- Largely ceremonial body provides rare access to top leaders
- Top legislature to reveal key details of economic blueprint
Each year, some 3,000 of China’s most powerful officials descend on Beijing for about 10 days of parliamentary pageantry known as the National People’s Congress.
While the country’s top legislature is constitutionally charged with vast powers, the mechanics of one-party rule ensure most important decisions are hashed out in closed-door Communist Party meetings long before reaching the floor. That said, the public proceedings at the Great Hall of the People represent the one time each year that many of the people who run the world’s second-largest economy face the press, providing rare insight into their thinking and policy plans.
Who are they?
This year’s NPC consists of 2,943 party chiefs, government officials, company executives and military commanders hailing from 35 constituencies, including provinces, regions, municipalities and the semi-autonomous former colonies of Hong Kong and Macau. Members include everyone from so-called model workers to President Xi Jinping.
Delegates have even been assigned to represent Taiwan, which China still considers a province even though it’s been ruled independently for almost seven decades. The party officially holds 72 percent of the seats, with the remainder occupied by eight authorized "non-Communist" parties and people with no affiliation. In reality, only one party picks the delegates.
Are they a rubber stamp?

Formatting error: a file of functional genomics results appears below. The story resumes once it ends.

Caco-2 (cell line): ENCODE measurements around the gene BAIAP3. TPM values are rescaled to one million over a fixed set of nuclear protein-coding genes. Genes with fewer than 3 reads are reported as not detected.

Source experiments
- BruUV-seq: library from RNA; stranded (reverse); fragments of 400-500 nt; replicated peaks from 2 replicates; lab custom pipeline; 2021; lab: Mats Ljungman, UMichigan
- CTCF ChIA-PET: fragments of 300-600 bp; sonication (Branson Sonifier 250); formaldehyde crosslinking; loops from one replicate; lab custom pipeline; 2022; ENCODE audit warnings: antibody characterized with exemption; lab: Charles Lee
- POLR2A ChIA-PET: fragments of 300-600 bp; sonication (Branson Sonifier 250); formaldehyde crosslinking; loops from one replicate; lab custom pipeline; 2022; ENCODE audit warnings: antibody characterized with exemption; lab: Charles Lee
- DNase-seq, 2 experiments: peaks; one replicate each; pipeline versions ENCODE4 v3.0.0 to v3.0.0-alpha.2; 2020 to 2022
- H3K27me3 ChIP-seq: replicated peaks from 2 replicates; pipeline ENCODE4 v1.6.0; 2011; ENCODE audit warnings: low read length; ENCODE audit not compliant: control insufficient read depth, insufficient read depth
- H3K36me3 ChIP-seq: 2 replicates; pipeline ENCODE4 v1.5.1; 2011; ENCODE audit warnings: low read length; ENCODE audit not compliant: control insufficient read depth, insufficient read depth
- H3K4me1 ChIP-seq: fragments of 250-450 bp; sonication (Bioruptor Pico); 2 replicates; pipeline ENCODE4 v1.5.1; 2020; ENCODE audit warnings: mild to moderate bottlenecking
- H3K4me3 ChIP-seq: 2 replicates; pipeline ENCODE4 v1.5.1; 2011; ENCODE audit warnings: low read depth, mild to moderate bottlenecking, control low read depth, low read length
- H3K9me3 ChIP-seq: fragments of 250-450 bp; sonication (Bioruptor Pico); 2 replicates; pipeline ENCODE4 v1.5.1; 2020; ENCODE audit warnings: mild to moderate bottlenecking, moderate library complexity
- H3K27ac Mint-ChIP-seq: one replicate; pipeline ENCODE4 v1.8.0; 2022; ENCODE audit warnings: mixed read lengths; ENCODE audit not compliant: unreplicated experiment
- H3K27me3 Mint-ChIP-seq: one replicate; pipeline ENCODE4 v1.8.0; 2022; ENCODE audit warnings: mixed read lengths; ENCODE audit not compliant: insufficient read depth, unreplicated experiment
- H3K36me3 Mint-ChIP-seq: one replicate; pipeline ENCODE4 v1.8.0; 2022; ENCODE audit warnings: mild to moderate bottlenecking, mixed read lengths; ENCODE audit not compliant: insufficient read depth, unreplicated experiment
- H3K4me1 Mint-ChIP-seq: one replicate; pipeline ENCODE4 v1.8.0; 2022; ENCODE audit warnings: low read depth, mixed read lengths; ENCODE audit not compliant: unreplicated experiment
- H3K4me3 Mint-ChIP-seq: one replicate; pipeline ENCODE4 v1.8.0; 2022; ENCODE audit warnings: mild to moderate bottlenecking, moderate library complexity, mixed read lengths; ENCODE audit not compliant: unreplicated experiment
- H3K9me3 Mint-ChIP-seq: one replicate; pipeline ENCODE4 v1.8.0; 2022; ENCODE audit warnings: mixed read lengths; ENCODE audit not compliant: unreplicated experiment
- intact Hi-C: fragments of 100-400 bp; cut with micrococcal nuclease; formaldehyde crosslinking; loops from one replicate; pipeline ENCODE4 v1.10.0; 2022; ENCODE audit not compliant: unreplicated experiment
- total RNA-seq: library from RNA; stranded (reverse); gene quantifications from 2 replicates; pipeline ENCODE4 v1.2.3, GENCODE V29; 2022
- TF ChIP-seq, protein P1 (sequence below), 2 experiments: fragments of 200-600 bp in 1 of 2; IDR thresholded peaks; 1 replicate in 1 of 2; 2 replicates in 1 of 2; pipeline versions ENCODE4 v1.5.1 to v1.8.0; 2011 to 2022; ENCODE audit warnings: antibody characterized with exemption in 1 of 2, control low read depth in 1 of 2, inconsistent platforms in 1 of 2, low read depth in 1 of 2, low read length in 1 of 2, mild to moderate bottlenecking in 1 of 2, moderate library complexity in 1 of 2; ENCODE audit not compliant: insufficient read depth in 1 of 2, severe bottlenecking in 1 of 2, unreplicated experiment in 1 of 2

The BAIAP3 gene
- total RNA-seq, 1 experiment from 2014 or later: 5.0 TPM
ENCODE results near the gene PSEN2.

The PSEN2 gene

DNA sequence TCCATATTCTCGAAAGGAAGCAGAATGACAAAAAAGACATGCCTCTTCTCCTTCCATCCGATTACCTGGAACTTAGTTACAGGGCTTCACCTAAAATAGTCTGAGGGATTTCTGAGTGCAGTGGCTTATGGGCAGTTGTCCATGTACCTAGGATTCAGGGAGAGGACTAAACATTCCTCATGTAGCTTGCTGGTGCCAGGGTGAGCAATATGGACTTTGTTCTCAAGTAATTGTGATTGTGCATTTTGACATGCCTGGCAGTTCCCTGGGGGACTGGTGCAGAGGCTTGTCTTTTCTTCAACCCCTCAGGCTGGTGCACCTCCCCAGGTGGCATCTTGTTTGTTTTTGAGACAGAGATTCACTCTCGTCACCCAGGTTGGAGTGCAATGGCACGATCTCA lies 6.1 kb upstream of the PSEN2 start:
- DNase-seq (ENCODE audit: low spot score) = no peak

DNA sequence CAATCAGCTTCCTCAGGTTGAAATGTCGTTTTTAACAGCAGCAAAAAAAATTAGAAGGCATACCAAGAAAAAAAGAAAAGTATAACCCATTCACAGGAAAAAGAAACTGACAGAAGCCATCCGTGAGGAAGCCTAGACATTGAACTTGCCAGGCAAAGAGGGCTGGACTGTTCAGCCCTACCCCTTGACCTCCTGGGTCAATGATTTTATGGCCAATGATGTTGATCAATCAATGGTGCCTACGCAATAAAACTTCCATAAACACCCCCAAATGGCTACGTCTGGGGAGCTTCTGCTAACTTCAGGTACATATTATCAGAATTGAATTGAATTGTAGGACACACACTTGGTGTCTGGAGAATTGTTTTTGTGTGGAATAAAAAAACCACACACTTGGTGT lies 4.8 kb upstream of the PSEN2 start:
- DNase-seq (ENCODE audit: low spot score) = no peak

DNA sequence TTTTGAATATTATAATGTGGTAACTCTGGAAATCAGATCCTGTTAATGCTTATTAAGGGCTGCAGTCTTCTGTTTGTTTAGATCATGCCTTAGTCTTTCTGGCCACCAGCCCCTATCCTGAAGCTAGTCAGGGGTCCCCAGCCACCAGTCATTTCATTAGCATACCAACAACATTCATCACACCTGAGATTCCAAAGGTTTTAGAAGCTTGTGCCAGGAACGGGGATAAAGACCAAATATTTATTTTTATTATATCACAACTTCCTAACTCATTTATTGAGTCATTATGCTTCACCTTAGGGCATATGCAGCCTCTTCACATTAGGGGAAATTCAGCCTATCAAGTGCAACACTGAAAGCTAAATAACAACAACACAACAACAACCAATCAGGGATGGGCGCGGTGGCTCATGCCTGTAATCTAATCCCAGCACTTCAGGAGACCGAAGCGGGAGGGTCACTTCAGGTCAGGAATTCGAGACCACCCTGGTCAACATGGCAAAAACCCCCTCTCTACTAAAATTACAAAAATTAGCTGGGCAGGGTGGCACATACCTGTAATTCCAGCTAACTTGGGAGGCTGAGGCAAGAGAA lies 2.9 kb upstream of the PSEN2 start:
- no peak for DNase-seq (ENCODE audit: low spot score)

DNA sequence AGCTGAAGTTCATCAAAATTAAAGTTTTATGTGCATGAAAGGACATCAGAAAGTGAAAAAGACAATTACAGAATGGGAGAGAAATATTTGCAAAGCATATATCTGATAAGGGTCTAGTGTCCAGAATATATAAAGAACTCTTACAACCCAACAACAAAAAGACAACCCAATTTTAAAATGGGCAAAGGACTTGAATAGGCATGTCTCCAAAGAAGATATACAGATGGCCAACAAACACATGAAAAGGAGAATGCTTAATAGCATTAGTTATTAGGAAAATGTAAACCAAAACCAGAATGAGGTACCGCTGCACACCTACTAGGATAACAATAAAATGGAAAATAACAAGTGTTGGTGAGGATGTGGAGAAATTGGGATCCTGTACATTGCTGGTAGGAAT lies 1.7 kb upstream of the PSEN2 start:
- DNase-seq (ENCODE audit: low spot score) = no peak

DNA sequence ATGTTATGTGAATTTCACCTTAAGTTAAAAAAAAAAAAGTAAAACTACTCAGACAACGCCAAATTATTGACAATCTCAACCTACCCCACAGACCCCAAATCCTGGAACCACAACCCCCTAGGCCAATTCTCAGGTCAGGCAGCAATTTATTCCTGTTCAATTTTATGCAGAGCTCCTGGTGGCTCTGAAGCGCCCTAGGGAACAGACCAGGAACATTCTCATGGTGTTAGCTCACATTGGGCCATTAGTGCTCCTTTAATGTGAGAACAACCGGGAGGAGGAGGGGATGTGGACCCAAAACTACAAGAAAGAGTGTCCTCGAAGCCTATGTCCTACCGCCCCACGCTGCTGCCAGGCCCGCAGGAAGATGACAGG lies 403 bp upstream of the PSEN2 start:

Yes, mostly. With its membership controlled entirely by the ruling party, the legislature largely serves to ratify decisions handed down from other organs of state power. The government drafts most new legislation, and the full session of the NPC has never turned down a bill put to it for a final vote by government agencies, according to a Caixin magazine report citing research by the late China University of Political Science and Law Professor Cai Dingjian.
The party pledged in 2014 to "perfect the NPC’s constitutional rights to supervise and monitor" the government. But there’s a catch: the body must also "unswervingly adhere to the leadership of the Chinese Communist Party."
Why should you care?
The NPC’s impact pales next to the plenums that the party’s Central Committee usually holds in October or November, but those gatherings are largely discreet affairs, with decisions announced by communique after the fact. The NPC, along with a concurrent meeting of the country’s top political advisory body, the Chinese People’s Political Consultative Conference, fill the void, drawing thousands of journalists from around the world seeking any clue to the government’s thinking.
This year’s meeting will focus on crafting China’s development plan for the next five years. And the proceedings may provide crucial details on how the government plans to control a slow down in growth while avoiding the dreaded "middle-income trap."
The highlight will be Premier Li Keqiang’s closing press conference. The remarks made at the event can echo through the vacuum for months such as last year, when Li compared China’s economic reform plans to "taking a knife to one’s own flesh."
The NPC has not been spared as Xi’s anti-corruption crackdown reverberates around the government, with the campaign now into its fourth year. Of the 48 delegates from last year who are not attending this year’s session, at least 25 were suspected of violating state law or party disciplinary rules, according to Caixin.
The highest-ranking is former Hebei party secretary Zhou Benshun. Zhou, an ex-secretary to disgraced security chief Zhou Yongkang, was kicked out of the party in October and faces trial on bribery charges. Nine of the 48 died since last year’s NPC.